I am an avid reader. When I say avid, I mean that I typically polish off between 100-130 non-fiction titles per year. Now I mainly read in four areas: theology, psychology, business and some fiction. It is my personal conviction that you a leader will become his or her best when they read.
I would like to lay out a few of my own strategies for maximizing the benefits of reading.
1. Always Read with a Writing Utensil in Hand
There are a few reasons I recommend this. First, you should always underline or mark anything that stands out to you. This will help your recall and it will also keep you focused on main ideas that the author is communicating. If you are someone who doesn't like to mark in books, get over it and mark in your book. Seriously. Go do it. You'll feel better and you'll get over your freakout.
Second, it is helpful to read with a pen or pencil in hand because it will serve as your pointer when reading. Your pencil or pen should be hovering over your page and moving along as you cover each word. The perks of doing this are great. You'll read faster since your eyes are focused on one point, you'll retain more information since your eyes are locked on to the words in front of it and you'll read longer since this method prevents eye fatigue.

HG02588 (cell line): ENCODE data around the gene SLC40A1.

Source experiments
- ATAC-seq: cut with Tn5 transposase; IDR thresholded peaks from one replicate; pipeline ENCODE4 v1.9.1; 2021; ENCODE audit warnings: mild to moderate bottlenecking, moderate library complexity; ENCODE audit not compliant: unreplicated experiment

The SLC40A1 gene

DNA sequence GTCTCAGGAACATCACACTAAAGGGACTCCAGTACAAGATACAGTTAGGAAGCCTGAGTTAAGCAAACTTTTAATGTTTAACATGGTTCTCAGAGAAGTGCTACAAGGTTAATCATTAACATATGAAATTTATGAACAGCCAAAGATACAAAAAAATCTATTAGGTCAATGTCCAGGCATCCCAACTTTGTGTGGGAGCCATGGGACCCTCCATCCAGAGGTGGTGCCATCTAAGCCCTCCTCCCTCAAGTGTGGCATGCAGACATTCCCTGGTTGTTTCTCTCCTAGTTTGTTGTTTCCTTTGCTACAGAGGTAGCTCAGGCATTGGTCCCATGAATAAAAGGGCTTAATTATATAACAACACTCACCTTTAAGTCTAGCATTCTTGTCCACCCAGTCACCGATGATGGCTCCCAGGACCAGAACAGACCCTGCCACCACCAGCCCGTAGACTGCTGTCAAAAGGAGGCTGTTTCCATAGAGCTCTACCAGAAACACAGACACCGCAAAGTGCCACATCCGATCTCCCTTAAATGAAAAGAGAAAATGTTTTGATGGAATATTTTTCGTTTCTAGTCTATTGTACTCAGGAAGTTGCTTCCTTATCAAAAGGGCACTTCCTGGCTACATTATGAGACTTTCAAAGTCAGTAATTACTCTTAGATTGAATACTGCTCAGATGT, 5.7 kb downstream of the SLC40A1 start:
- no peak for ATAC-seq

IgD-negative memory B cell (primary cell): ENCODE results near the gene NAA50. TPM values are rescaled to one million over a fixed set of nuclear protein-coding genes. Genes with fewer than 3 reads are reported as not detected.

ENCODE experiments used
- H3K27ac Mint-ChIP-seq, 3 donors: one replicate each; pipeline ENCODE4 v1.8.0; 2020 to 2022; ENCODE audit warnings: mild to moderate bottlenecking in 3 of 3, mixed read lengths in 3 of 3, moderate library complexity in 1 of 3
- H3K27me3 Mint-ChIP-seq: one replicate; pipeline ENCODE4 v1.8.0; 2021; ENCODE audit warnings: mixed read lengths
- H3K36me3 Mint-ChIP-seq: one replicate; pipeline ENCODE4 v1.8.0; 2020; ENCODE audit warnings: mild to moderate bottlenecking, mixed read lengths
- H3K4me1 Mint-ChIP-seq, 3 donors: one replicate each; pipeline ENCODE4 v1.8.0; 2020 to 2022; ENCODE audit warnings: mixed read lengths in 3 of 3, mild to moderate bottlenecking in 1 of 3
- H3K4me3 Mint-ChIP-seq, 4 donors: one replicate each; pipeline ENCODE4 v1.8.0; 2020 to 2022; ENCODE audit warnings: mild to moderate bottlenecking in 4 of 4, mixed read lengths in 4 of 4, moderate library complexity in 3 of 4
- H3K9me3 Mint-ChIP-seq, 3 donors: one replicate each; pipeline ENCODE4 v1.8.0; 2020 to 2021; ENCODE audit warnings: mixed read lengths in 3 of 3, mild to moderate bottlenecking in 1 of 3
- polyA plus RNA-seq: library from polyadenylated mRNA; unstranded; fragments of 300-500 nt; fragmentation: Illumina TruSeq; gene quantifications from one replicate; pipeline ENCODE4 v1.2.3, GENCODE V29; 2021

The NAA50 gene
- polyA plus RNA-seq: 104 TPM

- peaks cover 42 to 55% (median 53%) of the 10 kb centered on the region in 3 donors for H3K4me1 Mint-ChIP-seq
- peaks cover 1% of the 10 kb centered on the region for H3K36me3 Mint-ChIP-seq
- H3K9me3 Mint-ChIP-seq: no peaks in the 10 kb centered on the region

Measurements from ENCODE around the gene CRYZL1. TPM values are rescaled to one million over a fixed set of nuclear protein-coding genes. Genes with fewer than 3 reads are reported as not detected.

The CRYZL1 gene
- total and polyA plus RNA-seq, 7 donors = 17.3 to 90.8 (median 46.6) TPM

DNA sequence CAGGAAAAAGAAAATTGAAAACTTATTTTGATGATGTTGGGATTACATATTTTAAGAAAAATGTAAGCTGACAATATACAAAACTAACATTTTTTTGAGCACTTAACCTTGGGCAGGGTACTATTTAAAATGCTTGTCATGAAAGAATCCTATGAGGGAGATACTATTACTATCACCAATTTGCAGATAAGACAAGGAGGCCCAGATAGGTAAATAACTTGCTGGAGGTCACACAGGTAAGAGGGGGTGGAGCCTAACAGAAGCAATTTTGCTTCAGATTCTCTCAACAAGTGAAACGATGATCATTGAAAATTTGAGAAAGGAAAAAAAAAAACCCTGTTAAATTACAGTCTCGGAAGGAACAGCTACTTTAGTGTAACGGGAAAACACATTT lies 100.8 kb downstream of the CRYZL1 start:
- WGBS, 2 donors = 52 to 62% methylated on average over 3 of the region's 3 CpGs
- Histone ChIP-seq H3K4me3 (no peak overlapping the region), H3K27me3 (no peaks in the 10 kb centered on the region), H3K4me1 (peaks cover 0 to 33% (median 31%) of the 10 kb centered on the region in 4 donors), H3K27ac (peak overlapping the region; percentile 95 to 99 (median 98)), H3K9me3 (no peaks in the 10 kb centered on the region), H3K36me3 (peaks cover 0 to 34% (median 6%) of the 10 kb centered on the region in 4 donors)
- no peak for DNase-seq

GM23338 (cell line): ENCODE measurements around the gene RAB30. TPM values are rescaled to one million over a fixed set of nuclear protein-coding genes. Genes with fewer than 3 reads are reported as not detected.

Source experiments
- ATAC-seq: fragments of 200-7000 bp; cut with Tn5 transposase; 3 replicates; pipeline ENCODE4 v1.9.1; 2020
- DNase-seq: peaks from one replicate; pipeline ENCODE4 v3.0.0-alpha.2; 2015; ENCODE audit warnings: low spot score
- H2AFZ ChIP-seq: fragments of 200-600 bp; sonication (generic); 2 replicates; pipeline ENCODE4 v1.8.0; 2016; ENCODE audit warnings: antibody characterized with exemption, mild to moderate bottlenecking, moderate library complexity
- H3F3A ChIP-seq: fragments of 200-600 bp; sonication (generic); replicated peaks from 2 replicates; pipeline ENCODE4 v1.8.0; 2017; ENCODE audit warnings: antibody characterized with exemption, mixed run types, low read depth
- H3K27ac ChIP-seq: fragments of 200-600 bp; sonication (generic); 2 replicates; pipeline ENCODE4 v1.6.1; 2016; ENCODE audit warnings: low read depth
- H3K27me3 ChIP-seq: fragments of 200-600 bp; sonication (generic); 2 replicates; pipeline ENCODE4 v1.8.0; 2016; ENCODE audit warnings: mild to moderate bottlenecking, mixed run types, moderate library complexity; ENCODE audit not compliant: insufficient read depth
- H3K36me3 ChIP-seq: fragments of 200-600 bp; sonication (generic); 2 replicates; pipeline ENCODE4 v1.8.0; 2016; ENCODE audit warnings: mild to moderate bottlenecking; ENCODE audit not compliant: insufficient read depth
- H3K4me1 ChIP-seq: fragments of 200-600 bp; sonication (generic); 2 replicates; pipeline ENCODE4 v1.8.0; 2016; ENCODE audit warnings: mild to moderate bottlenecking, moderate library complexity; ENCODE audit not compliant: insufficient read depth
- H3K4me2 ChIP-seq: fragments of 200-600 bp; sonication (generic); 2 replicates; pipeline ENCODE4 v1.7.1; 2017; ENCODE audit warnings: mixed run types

2. Read with a Index Card Near You
I'll go more in depth on how I use my notecards later. For now, I would just recommend that you writing down or paraphrase anything you learn from the book you read. Just marking your book will not be enough for you to retain information. If you really want to make deep connections between what you are reading and your life, you should write down what you learn (either the quote or a paraphrase of the quote is fine). Make sure that you put the name of the book on the top of the index so you know where you learned the idea from.
3. Study the Table of Contents and Read the Intro and the Conclusion First
I believe one of the reasons people lose interest in non-fiction works is that they cannot see where the argument is headed. That is a legitimate problem that is often intensified by bad writing. However, some of the problem lies in the fact that it requires mental energy to see where an argument is going. In order to help you envision the author's flow of thought, you should do three things before you start any book: 1) Study the table of contents (since this will give you the full scope of where the author is headed) and 2) Read the introduction and conclusion of the book. The author often will talk about his big ideas in the first few pages of his book and then reiterate how he came to those concepts in the conclusion. If you read both the intro and conclusion you will have a firm grasp as to where the author is going and where he wants you to end up conceptually.
If you do these things I think you will notice a change in how you approach non-fiction and what you will retain when you read it.
Also, don't forget to sign up for my monthly newsletter where I will send you out a list of what you should read next. This annotated list will cover a broad range of topics. So whether you are a leader or just a passionate reader, you won't want to miss it.
Daniel Pandolph is co-founder of Ministry Assistant Services and founder of Theologian of the Boss. He holds a BA in Christian Studies from North Greenville University and an MA in Religion from Liberty Baptist Theological Seminary.